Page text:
DNP Scholarly Projects


Background. Laotian Americans have unique heath beliefs and practices. The cultural differences between Laotian American patients and American health care providers can create challenges in achieving not only evidence-based, but also culturally sensitive care. Although the current literature addresses barriers to health care for Asian Americans, there are few studies related to the Laotian-American minority.

Aim. Describing the particular barriers to preventive and curative care in the Laotian-American population in Middle Tennessee would inform strategies for successful prevention and early treatment programs for this population. The purpose of the study is to describe the health beliefs and barriers to health care services among Laotian Americans in Middle Tennessee.

Method. A cross-sectional study with in-person data collection via a self-administered questionnaire was used. Data were collected from September 2014 to October 2014 at Xai Family Medical Clinic and Wat Lao Buddharam. 312 Laotian Americans in Middle Tennessee participated.

Results: 275 participants were used for data analysis. 77.8% visited primary care providers (PCP) routinely (P < 0.05). Based on the multivariate Chi-Square analyses, access to health services was associated with regular visits after controlling for all other demographics and personal beliefs variables in the model. Factors influencing access to health care for the Laotian populations include age, birthplace, time in the US, marital status, health insurance coverage, having a primary care provider, and whether they prefer that their provider speaks Lao. Additionally, access to health care was significantly and negatively associated with whether the participant knows where to get a health check, whether the participant feels well and able to do everything, and whether the participant is able to pay for health screenings and blood tests. The study did not indicate significant differences between those participants who had low socioeconomic status, low education level, or limited English proficiency. However, the findings also highlight the need for health care providers who can speak a patient’s native language.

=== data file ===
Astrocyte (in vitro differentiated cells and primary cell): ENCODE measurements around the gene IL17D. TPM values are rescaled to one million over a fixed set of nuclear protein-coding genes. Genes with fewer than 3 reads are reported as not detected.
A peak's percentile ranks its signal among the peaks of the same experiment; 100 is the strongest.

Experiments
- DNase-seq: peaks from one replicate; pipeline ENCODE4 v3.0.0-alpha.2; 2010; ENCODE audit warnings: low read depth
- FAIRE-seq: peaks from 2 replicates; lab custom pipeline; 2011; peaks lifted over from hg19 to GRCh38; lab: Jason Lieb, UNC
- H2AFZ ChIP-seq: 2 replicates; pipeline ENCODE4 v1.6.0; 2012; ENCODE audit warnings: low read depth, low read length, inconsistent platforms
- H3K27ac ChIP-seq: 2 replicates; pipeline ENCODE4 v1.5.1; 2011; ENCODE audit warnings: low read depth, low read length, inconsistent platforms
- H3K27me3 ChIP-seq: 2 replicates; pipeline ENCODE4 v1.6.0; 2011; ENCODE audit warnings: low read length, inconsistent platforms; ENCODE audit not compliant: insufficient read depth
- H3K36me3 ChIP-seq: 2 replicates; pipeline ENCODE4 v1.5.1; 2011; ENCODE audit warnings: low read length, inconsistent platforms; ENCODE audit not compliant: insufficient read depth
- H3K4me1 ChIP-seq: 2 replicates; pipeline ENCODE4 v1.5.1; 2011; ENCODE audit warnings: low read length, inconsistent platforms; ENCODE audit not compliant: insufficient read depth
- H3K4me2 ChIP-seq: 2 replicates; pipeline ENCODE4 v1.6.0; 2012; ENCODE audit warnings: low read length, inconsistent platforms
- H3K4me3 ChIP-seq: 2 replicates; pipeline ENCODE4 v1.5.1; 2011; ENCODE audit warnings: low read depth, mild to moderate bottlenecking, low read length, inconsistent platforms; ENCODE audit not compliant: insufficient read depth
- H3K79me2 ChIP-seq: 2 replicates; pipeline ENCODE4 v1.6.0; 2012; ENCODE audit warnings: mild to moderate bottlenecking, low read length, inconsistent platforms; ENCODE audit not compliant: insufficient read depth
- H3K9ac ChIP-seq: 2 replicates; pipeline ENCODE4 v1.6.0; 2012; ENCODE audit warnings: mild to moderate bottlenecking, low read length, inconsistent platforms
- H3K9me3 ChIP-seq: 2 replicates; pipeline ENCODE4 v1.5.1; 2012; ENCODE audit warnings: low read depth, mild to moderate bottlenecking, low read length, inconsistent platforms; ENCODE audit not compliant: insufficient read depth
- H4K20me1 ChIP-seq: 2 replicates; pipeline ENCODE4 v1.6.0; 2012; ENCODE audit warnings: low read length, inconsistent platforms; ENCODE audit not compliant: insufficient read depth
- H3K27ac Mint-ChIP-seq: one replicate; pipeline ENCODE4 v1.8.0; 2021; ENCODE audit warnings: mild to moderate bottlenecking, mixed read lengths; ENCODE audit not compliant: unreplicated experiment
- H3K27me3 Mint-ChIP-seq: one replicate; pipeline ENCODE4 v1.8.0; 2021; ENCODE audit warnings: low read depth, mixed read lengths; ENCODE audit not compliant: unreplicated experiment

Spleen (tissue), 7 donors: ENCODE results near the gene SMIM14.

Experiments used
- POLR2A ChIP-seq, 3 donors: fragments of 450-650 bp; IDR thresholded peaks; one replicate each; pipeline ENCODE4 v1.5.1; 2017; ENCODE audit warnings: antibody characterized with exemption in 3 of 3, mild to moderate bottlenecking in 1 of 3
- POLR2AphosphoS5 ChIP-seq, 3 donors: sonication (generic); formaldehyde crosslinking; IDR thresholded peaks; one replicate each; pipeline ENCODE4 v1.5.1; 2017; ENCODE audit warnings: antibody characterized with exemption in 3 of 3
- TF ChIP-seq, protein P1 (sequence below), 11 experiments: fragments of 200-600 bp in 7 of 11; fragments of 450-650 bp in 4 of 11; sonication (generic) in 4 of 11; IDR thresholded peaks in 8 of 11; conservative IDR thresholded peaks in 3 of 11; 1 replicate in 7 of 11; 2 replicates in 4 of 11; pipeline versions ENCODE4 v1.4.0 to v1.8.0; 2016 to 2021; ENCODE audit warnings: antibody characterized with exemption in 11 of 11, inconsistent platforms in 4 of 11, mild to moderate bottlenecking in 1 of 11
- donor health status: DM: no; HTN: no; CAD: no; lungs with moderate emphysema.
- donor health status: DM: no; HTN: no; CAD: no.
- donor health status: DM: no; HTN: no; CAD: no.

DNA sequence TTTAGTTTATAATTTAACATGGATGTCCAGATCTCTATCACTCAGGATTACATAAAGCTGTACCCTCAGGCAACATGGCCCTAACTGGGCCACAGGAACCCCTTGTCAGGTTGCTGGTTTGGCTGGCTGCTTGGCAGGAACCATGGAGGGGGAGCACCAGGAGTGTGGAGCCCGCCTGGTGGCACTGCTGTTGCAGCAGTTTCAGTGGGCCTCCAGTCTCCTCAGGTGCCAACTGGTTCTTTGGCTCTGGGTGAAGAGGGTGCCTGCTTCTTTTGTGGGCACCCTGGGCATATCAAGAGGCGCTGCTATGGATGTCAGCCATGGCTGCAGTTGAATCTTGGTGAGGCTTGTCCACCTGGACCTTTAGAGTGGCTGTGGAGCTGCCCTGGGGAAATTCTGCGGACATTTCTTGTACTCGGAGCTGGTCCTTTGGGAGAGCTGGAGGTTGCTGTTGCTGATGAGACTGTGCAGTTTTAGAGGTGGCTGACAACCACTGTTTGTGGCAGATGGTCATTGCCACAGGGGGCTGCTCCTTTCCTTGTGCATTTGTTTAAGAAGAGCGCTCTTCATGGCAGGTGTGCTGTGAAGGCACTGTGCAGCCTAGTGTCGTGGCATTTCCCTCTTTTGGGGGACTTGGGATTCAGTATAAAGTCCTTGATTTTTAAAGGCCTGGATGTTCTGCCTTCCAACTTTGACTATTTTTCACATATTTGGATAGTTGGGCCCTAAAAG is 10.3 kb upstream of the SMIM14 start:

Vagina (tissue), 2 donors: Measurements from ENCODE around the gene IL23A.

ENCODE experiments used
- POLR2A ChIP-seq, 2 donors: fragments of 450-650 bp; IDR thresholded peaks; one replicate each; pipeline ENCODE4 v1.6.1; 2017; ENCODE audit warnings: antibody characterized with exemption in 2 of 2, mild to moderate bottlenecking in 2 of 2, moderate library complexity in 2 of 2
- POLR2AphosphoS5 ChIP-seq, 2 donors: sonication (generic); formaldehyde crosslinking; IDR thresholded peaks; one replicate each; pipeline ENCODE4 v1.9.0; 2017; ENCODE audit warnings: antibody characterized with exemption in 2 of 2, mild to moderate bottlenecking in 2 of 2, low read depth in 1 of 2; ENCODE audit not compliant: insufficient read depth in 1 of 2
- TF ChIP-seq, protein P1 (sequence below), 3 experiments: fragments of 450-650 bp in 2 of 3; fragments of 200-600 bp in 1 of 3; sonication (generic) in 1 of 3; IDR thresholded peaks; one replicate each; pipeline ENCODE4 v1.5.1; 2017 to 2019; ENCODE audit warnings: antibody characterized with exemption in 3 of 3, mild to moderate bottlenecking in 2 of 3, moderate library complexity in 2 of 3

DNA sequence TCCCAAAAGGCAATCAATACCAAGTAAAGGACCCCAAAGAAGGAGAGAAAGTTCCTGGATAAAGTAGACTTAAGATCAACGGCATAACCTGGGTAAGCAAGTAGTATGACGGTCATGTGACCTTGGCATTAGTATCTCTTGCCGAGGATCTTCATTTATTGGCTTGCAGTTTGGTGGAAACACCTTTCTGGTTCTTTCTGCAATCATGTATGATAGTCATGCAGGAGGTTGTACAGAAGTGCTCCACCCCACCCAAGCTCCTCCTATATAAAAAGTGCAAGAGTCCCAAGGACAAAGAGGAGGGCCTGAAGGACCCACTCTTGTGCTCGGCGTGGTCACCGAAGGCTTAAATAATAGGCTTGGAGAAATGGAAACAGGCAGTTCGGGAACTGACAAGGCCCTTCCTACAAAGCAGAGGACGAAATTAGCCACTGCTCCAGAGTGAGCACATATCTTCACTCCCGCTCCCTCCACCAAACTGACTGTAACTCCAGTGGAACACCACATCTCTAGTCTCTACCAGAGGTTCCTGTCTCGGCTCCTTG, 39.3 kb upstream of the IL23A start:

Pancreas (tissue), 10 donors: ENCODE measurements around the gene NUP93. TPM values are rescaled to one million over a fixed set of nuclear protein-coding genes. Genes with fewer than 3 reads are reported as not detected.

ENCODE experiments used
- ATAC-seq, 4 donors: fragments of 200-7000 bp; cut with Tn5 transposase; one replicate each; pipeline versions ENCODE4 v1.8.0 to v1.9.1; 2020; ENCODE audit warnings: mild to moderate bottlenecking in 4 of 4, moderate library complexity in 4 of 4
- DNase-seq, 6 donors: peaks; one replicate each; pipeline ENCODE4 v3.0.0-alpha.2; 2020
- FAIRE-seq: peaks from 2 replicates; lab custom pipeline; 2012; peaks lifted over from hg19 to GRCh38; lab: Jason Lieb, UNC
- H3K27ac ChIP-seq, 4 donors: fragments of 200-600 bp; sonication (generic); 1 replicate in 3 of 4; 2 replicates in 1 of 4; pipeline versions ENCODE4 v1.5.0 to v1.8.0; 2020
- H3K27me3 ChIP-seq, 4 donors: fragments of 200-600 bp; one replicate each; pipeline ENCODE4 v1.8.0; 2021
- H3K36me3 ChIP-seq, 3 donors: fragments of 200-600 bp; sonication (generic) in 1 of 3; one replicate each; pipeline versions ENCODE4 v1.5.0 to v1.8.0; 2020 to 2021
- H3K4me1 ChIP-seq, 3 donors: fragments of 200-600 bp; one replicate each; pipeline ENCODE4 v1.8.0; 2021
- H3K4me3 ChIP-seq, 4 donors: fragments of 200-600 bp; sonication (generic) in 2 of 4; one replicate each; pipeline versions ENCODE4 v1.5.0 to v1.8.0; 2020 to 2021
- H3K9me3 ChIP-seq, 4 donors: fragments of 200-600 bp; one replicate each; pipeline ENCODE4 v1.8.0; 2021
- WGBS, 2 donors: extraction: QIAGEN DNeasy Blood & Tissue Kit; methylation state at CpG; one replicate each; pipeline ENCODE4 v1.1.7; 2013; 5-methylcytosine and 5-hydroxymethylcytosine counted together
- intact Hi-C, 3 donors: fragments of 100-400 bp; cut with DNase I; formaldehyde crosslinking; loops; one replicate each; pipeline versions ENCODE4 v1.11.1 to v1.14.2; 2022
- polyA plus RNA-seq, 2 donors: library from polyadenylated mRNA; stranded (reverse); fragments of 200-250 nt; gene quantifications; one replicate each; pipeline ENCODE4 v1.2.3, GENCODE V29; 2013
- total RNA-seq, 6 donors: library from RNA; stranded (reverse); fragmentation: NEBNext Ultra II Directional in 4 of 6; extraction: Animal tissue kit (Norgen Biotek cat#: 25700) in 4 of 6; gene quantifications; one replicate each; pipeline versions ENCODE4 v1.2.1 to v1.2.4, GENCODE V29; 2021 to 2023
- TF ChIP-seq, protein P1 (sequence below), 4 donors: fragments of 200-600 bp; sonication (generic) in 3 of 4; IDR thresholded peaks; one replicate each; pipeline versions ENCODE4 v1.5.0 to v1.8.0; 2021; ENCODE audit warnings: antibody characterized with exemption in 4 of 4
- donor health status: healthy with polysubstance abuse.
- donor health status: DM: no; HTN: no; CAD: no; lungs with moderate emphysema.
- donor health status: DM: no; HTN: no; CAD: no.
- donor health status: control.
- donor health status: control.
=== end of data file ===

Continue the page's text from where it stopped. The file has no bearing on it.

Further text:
Discussion: Health care providers could use the study results to develop strategies to positively impact the health promotion and disease prevention activities of the Laotian-American minority. These results may also help health care providers to better understand the context of disparities in accessing to health care services among this minority group of Laotian Americans.

Conclusion: Intervention strategies personalized to cultural beliefs influence barriers to health care. Language and socioeconomic status may be associated with accessing healthcare services when patients are not able to communicate with PCP. Health care facilities could target at-risk subgroups, particularly those who are elderly and those with limited English language ability. Culturally appropriate strategies could also be developed to promote lifelong healthcare access for this population.



First Advisor

Dr. Linda Wofford


Nursing, School of


Health Sciences & Nursing, Gordon E. Inman College of

Document Type

Scholarly Project


Doctorate of Nursing Practice (DNP)

Degree Level


Degree Grantor

Belmont University


Laotian; minority; health care access; disparity; cultural differences